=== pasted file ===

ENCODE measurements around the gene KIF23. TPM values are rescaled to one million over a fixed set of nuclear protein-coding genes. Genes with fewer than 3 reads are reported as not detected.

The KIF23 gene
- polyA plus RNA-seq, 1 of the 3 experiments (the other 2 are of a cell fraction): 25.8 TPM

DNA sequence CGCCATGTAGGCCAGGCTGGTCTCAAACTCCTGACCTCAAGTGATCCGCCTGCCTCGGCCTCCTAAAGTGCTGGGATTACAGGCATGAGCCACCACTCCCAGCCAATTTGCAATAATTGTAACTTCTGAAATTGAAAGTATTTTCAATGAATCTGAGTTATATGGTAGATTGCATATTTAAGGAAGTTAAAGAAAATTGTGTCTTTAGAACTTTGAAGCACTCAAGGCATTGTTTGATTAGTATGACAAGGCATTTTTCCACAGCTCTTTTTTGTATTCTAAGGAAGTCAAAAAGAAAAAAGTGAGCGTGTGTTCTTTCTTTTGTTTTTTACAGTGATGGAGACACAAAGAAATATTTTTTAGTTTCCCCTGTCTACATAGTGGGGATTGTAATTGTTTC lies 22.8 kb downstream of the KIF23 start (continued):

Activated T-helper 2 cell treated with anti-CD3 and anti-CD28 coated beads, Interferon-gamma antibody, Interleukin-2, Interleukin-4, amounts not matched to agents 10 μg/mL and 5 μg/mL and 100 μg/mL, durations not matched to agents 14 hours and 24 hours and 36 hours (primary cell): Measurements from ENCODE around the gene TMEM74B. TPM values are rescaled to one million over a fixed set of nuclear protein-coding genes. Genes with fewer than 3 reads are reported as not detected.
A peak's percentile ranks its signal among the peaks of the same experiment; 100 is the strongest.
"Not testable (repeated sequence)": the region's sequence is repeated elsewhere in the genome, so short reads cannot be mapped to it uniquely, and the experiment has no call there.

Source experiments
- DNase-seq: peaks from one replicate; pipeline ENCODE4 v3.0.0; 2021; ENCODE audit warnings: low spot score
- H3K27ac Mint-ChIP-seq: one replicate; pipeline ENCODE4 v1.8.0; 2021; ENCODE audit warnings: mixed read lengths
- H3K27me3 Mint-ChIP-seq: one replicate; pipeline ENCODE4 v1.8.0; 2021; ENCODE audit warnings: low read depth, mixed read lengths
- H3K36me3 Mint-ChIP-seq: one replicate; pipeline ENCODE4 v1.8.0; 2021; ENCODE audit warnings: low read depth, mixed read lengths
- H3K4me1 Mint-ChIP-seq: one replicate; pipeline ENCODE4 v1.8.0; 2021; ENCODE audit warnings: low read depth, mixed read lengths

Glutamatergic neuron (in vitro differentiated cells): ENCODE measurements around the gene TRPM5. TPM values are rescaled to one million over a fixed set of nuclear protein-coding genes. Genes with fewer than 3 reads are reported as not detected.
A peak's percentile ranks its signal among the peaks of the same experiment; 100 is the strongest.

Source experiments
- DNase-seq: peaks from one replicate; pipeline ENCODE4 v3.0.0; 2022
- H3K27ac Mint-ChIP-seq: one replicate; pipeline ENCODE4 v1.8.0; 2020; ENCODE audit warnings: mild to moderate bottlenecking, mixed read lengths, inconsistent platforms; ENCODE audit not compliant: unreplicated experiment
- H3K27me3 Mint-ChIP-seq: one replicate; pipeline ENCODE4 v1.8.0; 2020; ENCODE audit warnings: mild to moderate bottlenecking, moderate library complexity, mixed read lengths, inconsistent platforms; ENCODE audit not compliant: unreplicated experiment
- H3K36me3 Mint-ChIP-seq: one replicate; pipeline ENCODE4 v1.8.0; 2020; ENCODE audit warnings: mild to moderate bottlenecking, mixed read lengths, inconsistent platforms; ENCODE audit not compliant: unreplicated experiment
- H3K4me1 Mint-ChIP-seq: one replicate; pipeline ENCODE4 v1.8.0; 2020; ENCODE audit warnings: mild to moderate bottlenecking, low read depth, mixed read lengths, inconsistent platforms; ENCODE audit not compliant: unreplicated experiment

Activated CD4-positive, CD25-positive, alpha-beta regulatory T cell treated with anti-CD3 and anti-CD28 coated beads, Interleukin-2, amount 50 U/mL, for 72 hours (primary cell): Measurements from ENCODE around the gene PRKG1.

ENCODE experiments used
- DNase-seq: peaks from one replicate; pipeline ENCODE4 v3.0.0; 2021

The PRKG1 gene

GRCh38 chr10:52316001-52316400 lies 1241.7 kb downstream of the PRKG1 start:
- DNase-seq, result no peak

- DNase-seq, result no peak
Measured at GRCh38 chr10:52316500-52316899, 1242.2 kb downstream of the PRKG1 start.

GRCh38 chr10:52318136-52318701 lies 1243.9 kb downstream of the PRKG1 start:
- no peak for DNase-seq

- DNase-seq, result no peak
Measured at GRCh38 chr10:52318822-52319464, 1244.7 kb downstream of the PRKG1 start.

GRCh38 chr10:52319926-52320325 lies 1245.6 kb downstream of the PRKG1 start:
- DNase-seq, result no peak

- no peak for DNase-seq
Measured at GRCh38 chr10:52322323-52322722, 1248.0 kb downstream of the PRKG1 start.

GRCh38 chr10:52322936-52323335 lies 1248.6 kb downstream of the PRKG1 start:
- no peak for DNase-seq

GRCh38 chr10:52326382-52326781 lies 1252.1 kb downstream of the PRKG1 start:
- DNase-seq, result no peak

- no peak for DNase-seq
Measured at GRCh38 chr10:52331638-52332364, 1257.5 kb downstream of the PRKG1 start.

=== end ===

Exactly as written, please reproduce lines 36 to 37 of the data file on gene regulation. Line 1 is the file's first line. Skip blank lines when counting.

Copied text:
- no peak for DNase-seq
Measured at GRCh38 chr10:52322323-52322722, 1248.0 kb downstream of the PRKG1 start.